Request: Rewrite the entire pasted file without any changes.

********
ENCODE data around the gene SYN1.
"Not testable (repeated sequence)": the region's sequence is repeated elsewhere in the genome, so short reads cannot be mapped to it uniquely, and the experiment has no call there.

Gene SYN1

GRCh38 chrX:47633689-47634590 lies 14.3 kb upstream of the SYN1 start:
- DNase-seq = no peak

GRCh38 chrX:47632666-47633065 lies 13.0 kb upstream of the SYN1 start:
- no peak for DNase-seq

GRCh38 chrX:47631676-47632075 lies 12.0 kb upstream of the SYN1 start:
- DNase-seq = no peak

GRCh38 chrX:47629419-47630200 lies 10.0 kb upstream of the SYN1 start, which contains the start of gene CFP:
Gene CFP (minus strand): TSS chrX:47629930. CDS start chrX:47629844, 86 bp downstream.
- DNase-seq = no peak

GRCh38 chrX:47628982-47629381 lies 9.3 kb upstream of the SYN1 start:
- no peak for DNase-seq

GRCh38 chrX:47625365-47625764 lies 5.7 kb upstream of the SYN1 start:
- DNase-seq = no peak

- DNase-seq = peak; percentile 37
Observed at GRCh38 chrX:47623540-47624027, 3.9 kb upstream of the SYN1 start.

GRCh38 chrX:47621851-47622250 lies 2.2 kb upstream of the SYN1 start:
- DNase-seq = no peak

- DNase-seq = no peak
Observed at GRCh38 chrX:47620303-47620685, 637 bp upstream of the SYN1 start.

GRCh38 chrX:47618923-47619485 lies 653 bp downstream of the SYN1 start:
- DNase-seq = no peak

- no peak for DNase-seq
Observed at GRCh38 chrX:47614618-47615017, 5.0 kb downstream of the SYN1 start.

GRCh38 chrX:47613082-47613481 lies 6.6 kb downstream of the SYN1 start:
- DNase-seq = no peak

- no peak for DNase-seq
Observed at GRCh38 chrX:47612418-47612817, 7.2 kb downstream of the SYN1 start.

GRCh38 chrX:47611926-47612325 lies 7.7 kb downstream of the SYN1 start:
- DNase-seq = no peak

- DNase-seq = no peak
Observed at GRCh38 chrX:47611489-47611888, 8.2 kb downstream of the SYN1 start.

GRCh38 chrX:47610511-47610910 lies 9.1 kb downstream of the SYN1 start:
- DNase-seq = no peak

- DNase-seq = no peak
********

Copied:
ENCODE data around the gene SYN1.
"Not testable (repeated sequence)": the region's sequence is repeated elsewhere in the genome, so short reads cannot be mapped to it uniquely, and the experiment has no call there.

Gene SYN1

GRCh38 chrX:47633689-47634590 lies 14.3 kb upstream of the SYN1 start:
- DNase-seq = no peak

GRCh38 chrX:47632666-47633065 lies 13.0 kb upstream of the SYN1 start:
- no peak for DNase-seq

GRCh38 chrX:47631676-47632075 lies 12.0 kb upstream of the SYN1 start:
- DNase-seq = no peak

GRCh38 chrX:47629419-47630200 lies 10.0 kb upstream of the SYN1 start, which contains the start of gene CFP:
Gene CFP (minus strand): TSS chrX:47629930. CDS start chrX:47629844, 86 bp downstream.
- DNase-seq = no peak

GRCh38 chrX:47628982-47629381 lies 9.3 kb upstream of the SYN1 start:
- no peak for DNase-seq

GRCh38 chrX:47625365-47625764 lies 5.7 kb upstream of the SYN1 start:
- DNase-seq = no peak

- DNase-seq = peak; percentile 37
Observed at GRCh38 chrX:47623540-47624027, 3.9 kb upstream of the SYN1 start.

GRCh38 chrX:47621851-47622250 lies 2.2 kb upstream of the SYN1 start:
- DNase-seq = no peak

- DNase-seq = no peak
Observed at GRCh38 chrX:47620303-47620685, 637 bp upstream of the SYN1 start.

GRCh38 chrX:47618923-47619485 lies 653 bp downstream of the SYN1 start:
- DNase-seq = no peak

- no peak for DNase-seq
Observed at GRCh38 chrX:47614618-47615017, 5.0 kb downstream of the SYN1 start.

GRCh38 chrX:47613082-47613481 lies 6.6 kb downstream of the SYN1 start:
- DNase-seq = no peak

- no peak for DNase-seq
Observed at GRCh38 chrX:47612418-47612817, 7.2 kb downstream of the SYN1 start.

GRCh38 chrX:47611926-47612325 lies 7.7 kb downstream of the SYN1 start:
- DNase-seq = no peak

- DNase-seq = no peak
Observed at GRCh38 chrX:47611489-47611888, 8.2 kb downstream of the SYN1 start.

GRCh38 chrX:47610511-47610910 lies 9.1 kb downstream of the SYN1 start:
- DNase-seq = no peak

- DNase-seq = no peak